Pakistan has handed the death penalty to six militants linked to an attack on a school in the northern city of Peshawar in which at least 140 people, mainly children, were killed.
The army said the militants “were given a fair trial” in military courts before the verdict was handed down.
The attack on the Army Public School in Peshawar last December, carried out by the Taliban, shocked the country.
In response, Pakistan lifted a seven-year moratorium on executions.
It also amended the constitution to allow for the establishment of military courts to try terror suspects.
Since December, 200 people have been put to death. Many of them were not convicted for terror offences.
A statement on the Pakistan military’s website said seven militants were found guilty of links to the attack – only one had been given a life sentence instead of the death penalty.
“The convicts were given fair trial by following all the legal formalities and offering/providing them legal aid and defence counsels,” the statement said.
“Today the sentences of death have been confirmed by the Chief of Army Staff.”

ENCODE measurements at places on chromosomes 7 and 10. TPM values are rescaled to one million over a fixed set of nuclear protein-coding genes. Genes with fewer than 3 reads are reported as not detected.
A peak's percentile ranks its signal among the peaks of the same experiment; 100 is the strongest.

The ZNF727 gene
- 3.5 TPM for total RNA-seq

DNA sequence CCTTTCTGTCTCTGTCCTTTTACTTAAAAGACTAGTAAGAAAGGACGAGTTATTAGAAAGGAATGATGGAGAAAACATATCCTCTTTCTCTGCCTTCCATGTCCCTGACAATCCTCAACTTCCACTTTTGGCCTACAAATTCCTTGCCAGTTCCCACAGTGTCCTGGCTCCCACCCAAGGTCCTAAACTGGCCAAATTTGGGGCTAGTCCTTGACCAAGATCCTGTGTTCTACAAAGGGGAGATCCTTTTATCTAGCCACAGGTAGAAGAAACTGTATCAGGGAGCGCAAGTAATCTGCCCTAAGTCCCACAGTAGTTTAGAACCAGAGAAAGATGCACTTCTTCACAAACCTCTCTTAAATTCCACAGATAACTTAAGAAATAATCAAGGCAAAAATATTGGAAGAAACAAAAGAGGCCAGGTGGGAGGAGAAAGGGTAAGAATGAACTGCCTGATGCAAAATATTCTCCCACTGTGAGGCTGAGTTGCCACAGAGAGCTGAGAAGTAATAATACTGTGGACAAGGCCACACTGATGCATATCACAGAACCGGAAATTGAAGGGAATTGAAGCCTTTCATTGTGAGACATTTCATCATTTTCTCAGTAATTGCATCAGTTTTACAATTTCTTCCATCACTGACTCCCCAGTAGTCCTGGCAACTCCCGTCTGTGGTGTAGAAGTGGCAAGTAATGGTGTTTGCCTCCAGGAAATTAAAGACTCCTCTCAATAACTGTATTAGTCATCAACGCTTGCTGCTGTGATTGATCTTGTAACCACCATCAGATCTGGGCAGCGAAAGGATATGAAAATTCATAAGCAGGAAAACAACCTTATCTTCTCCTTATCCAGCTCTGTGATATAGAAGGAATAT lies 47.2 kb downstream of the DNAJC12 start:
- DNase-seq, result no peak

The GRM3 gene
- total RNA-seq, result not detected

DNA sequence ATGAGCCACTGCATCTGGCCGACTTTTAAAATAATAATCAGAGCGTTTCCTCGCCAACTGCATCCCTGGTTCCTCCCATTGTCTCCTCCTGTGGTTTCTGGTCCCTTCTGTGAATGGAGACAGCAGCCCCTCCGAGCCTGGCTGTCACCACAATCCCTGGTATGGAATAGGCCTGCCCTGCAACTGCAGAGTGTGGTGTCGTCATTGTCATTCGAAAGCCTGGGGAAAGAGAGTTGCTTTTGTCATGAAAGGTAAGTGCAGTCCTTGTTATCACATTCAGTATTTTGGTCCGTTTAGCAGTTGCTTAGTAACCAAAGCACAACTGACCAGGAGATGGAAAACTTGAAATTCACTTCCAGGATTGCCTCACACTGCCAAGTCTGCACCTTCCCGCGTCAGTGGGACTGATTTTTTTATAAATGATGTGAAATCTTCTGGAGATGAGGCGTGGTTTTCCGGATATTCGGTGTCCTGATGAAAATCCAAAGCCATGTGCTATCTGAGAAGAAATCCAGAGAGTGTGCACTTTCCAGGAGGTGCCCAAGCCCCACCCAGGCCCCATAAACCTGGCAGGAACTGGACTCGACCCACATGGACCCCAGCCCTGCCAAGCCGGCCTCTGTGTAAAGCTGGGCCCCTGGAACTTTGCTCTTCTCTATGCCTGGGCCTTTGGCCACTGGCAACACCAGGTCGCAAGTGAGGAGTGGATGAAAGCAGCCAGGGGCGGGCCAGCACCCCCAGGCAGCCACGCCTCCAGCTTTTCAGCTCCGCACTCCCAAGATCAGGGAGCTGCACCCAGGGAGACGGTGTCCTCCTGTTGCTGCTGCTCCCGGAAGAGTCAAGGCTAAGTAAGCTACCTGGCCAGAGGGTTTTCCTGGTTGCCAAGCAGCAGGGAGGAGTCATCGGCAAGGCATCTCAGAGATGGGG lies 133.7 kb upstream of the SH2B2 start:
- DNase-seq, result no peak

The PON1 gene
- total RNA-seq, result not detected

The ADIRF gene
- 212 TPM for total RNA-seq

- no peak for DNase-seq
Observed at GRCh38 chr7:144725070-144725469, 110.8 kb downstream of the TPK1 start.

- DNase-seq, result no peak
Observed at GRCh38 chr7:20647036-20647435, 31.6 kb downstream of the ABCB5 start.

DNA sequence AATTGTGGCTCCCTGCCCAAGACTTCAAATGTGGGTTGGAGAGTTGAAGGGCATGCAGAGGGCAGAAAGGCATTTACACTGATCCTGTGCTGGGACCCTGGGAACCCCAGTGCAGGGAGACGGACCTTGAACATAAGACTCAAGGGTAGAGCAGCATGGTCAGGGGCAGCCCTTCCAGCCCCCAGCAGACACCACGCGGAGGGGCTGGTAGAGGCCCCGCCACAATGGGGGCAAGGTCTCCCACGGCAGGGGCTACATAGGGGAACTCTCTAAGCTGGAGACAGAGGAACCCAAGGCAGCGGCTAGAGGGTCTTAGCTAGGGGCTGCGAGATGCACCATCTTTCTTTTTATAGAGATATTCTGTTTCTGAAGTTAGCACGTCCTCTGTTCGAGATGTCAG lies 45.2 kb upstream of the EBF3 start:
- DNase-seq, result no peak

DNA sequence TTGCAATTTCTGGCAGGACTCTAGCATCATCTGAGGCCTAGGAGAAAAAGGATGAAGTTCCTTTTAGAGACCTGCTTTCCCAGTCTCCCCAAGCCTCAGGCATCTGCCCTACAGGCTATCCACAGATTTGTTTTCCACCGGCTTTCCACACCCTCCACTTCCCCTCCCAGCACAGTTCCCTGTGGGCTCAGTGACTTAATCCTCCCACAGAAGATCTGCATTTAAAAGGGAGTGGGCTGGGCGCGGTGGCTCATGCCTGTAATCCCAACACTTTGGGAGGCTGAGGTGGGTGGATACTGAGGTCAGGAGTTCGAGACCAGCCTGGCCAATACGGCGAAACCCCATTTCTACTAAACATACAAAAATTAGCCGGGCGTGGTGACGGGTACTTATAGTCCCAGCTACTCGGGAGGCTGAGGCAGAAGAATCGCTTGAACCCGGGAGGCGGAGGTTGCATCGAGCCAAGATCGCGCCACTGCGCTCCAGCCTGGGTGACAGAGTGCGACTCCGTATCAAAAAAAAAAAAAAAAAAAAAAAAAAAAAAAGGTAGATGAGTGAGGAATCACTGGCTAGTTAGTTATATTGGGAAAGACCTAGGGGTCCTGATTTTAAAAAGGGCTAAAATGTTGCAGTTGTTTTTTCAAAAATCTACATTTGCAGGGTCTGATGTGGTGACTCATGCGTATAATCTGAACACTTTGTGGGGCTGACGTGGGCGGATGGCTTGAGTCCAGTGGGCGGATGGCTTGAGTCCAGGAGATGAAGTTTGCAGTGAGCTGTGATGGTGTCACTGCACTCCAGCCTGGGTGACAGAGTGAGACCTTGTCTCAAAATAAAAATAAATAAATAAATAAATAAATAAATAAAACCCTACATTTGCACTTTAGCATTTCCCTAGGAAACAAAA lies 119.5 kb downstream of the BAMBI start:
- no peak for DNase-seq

These are the first death sentences to be handed out in connection to the Army Public School massacre, the BBC’s Shaimaa Khalil reports from Islamabad.
Those facing the death penalty are not the seven who took part in the attack – all of whom died in the assault.
They scaled the walls to get into the school and set off a bomb before moving from classroom to classroom shooting indiscriminately at both the children and teachers.
The school was near a military complex in Peshawar and many of its students were the children of military personnel.
Peshawar, which is close to the Afghan border, had seen some of the worst of the violence during the Taliban insurgency in recent years.